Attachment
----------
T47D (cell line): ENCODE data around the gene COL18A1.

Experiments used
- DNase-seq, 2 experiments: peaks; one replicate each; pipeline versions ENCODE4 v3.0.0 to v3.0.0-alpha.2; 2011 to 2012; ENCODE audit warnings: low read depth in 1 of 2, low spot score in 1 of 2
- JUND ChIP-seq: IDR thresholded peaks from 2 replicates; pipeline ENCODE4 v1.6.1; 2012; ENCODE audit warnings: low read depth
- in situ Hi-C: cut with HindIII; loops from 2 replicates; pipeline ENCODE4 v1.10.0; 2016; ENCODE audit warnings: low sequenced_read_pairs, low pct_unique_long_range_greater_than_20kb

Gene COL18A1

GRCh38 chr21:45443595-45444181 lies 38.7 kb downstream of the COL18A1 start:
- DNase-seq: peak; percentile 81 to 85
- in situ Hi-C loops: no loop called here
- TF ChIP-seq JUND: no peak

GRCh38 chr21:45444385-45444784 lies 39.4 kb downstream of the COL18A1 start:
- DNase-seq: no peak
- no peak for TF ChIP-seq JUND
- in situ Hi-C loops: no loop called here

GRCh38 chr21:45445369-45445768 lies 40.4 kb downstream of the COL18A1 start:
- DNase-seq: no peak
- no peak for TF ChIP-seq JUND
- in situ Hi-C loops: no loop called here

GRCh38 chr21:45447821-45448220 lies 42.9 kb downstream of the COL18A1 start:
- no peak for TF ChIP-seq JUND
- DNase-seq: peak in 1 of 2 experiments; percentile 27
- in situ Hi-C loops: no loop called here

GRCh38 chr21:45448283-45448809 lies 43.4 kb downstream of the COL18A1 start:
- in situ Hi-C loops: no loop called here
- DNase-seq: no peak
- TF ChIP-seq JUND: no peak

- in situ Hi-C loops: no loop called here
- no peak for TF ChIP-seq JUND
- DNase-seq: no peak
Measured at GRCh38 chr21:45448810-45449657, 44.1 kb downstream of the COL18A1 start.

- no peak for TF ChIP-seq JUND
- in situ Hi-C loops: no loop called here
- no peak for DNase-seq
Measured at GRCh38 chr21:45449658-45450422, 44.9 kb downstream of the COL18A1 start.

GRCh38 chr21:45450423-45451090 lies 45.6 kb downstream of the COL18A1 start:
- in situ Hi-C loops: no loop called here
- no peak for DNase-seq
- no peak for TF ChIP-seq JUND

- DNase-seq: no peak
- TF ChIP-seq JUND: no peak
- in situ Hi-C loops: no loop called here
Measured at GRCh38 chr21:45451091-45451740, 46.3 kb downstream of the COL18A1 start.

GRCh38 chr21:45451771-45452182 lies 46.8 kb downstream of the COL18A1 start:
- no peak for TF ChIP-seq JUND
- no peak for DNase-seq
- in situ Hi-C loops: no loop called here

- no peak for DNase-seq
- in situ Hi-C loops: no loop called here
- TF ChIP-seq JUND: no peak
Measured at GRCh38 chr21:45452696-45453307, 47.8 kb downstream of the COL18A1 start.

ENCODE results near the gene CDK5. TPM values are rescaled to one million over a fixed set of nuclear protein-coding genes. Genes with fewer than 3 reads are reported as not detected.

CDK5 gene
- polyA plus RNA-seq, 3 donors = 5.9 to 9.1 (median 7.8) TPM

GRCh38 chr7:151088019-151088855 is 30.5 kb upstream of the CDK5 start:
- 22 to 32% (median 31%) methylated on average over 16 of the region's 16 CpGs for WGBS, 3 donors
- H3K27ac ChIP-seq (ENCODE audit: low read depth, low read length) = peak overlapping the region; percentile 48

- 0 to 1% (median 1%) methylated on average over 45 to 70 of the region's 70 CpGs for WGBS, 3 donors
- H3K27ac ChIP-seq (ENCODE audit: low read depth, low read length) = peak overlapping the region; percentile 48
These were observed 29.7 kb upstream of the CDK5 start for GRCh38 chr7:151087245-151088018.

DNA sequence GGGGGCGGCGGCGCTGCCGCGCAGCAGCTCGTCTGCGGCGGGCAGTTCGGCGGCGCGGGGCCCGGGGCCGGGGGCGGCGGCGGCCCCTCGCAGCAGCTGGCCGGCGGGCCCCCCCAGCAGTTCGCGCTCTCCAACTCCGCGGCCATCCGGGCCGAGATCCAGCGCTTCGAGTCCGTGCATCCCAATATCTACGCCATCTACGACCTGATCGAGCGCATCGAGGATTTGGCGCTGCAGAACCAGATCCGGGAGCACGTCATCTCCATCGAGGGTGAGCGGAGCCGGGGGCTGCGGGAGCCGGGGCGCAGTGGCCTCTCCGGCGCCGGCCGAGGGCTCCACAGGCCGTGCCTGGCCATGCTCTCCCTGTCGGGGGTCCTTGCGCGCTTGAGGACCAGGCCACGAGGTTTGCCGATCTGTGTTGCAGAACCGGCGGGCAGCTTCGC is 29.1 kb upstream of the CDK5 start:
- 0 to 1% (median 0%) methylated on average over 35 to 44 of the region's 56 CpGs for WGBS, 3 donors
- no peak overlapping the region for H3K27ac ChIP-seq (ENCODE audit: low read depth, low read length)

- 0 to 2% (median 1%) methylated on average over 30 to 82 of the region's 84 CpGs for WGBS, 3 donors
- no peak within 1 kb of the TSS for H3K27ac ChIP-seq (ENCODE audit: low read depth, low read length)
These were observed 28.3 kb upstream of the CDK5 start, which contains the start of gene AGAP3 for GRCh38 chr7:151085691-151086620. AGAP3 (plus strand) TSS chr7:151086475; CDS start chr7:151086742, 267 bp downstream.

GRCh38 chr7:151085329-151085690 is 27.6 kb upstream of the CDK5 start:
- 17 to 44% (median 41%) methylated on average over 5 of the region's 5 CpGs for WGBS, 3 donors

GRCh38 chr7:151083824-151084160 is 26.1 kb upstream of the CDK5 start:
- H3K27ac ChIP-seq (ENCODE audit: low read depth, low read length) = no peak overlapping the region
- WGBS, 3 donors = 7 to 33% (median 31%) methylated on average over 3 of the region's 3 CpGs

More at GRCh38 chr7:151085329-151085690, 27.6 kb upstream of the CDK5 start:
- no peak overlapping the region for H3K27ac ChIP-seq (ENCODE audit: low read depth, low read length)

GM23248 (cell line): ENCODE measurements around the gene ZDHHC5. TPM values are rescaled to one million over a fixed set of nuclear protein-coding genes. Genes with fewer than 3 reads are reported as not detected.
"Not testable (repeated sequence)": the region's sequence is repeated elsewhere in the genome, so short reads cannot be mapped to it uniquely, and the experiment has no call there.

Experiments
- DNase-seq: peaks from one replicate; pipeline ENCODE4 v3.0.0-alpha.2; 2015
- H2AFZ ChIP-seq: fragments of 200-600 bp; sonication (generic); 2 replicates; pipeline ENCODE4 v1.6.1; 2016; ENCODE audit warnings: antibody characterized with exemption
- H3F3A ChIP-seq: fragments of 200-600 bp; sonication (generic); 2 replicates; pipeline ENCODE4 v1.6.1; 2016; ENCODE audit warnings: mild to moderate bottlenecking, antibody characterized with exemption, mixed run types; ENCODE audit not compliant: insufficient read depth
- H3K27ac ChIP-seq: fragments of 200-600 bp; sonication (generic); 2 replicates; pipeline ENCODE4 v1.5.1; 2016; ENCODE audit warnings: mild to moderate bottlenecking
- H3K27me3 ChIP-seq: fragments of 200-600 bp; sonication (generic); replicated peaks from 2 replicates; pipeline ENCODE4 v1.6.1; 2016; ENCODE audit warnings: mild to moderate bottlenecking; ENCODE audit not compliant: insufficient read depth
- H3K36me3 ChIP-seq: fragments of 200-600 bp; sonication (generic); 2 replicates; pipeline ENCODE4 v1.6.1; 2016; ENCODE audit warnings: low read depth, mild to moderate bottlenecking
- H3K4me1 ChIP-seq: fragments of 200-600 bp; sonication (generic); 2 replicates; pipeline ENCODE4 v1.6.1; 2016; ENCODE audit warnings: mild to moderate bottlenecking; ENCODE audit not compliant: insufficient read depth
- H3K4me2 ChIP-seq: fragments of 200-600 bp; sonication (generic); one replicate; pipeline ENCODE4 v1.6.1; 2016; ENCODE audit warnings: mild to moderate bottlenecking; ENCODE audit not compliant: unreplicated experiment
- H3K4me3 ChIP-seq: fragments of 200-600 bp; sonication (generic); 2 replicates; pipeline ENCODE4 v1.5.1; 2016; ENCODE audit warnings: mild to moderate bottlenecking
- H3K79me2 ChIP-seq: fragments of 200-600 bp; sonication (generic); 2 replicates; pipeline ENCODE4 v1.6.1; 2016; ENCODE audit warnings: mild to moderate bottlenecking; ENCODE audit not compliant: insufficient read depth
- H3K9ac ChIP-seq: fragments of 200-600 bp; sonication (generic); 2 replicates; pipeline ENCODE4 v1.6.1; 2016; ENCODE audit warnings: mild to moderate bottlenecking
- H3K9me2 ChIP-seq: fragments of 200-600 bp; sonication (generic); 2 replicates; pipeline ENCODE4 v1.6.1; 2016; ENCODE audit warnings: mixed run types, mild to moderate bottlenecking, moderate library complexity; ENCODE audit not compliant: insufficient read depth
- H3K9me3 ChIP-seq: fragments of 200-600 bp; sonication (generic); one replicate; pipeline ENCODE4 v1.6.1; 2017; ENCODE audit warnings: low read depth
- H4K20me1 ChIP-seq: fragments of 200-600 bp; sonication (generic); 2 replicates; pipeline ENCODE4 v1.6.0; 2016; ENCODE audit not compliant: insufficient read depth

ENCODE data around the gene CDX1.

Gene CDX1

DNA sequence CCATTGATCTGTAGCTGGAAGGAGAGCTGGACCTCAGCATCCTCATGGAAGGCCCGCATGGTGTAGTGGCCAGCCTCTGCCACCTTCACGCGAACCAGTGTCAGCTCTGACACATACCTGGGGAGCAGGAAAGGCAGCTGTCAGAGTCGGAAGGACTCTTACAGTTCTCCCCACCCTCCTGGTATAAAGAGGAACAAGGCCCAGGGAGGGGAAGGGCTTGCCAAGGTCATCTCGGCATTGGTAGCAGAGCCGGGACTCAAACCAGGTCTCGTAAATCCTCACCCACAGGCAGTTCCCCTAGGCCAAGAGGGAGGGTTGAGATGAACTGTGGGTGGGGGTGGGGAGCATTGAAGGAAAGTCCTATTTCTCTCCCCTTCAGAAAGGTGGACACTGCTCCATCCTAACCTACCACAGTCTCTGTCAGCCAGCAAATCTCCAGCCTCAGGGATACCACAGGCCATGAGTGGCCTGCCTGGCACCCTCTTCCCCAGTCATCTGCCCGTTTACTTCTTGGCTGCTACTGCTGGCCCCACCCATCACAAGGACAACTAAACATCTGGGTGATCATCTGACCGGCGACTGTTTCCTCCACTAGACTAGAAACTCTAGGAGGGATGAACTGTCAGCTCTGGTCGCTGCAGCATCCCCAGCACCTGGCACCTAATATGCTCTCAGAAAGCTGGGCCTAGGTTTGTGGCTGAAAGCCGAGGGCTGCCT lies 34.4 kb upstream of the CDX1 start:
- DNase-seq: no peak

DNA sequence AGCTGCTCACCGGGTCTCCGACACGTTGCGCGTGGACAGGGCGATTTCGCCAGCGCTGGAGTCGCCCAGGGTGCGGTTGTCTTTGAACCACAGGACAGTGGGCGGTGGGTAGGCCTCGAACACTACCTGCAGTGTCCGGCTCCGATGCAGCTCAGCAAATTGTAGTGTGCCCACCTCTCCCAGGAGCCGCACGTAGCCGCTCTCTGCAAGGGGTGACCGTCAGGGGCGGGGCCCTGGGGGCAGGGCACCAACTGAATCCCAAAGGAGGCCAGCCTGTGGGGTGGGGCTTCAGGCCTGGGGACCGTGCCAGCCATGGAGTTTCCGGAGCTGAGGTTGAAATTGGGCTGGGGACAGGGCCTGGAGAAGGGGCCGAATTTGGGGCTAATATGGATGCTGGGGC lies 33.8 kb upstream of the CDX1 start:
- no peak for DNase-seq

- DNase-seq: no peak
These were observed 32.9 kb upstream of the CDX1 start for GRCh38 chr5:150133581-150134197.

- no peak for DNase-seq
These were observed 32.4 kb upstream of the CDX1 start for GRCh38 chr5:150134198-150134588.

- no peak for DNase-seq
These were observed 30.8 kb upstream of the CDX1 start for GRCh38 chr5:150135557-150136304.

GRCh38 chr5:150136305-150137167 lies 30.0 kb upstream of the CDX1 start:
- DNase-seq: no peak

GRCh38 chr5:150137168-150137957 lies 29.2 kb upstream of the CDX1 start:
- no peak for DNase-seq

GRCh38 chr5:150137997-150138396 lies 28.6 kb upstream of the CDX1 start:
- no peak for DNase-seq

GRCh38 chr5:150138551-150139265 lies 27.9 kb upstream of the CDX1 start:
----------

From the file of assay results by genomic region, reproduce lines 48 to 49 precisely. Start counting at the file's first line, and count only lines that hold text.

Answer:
- in situ Hi-C loops: no loop called here
- TF ChIP-seq JUND: no peak